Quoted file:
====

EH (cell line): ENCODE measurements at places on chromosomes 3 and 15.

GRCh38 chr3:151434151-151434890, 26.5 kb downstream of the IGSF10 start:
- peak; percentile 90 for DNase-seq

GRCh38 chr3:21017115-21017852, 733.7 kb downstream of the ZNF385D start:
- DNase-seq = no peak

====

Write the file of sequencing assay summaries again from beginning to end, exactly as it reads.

EH (cell line): ENCODE measurements at places on chromosomes 3 and 15.

GRCh38 chr3:151434151-151434890, 26.5 kb downstream of the IGSF10 start:
- peak; percentile 90 for DNase-seq

GRCh38 chr3:21017115-21017852, 733.7 kb downstream of the ZNF385D start:
- DNase-seq = no peak